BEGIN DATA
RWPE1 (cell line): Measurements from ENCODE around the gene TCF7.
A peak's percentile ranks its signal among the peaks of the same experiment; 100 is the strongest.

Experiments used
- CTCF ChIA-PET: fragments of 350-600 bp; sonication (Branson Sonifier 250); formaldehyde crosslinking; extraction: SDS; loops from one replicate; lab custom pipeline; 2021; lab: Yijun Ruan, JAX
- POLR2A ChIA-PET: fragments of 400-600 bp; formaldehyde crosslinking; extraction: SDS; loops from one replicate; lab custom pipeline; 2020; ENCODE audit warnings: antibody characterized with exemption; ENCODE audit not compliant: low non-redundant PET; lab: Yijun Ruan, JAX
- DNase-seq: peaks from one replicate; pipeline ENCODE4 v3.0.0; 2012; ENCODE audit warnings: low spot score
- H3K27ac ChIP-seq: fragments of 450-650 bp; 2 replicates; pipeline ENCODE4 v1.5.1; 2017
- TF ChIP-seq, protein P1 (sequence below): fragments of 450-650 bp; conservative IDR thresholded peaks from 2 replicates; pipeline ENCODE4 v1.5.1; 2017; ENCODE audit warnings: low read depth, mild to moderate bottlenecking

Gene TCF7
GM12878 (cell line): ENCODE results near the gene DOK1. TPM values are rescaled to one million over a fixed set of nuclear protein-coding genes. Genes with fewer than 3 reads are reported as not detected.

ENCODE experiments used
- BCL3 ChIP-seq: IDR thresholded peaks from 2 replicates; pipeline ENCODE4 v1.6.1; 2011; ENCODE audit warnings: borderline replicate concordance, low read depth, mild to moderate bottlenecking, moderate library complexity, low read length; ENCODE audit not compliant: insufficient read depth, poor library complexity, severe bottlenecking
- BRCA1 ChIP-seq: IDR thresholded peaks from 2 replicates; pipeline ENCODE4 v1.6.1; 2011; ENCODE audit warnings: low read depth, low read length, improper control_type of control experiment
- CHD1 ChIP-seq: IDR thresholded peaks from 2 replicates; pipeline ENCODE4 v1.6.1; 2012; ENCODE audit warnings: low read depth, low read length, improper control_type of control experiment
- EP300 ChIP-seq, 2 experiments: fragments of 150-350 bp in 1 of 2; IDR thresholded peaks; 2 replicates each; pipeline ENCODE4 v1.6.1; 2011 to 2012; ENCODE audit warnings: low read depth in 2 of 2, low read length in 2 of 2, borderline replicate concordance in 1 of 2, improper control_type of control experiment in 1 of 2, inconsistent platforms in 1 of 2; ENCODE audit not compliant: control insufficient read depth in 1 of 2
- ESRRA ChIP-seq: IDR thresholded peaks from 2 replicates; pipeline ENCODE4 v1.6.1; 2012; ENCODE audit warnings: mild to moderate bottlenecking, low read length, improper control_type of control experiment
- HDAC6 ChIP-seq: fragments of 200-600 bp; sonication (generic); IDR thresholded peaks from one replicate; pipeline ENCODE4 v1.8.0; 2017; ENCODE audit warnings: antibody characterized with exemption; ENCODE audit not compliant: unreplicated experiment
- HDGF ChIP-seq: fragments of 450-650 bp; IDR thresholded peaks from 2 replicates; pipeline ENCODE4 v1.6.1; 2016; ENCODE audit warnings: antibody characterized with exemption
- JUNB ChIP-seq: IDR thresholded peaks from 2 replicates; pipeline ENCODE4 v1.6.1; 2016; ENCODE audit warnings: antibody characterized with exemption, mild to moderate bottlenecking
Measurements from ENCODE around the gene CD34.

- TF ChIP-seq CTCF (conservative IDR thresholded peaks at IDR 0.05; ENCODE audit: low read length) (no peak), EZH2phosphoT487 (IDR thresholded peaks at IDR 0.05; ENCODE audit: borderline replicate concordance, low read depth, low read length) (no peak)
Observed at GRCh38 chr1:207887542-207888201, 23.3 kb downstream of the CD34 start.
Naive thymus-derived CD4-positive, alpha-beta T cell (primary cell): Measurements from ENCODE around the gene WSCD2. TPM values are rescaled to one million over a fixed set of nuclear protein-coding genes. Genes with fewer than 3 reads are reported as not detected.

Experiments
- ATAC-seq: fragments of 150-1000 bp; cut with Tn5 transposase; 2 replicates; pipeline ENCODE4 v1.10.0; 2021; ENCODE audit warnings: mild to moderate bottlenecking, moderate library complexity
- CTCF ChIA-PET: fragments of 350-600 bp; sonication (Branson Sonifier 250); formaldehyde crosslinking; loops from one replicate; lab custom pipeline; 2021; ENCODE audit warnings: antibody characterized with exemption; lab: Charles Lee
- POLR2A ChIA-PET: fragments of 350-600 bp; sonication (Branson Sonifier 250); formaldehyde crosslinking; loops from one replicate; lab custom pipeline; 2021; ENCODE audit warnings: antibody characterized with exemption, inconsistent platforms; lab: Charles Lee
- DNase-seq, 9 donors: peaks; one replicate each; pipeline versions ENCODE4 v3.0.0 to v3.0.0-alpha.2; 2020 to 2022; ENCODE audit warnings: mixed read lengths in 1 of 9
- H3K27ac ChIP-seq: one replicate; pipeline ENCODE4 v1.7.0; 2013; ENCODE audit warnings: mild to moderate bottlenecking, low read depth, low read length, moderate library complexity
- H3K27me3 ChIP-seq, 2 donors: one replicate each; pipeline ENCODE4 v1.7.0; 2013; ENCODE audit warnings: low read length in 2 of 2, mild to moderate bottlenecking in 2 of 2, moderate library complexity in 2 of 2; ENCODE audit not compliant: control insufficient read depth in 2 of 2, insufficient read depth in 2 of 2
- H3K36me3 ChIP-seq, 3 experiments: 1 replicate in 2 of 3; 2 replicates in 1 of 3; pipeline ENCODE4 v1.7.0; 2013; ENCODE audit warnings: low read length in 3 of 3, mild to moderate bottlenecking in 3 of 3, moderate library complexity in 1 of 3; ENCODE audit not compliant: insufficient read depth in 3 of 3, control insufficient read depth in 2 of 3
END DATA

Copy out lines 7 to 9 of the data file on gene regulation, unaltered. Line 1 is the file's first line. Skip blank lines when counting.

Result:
- H3K27ac ChIP-seq: fragments of 450-650 bp; 2 replicates; pipeline ENCODE4 v1.5.1; 2017
- TF ChIP-seq, protein P1 (sequence below): fragments of 450-650 bp; conservative IDR thresholded peaks from 2 replicates; pipeline ENCODE4 v1.5.1; 2017; ENCODE audit warnings: low read depth, mild to moderate bottlenecking

Gene TCF7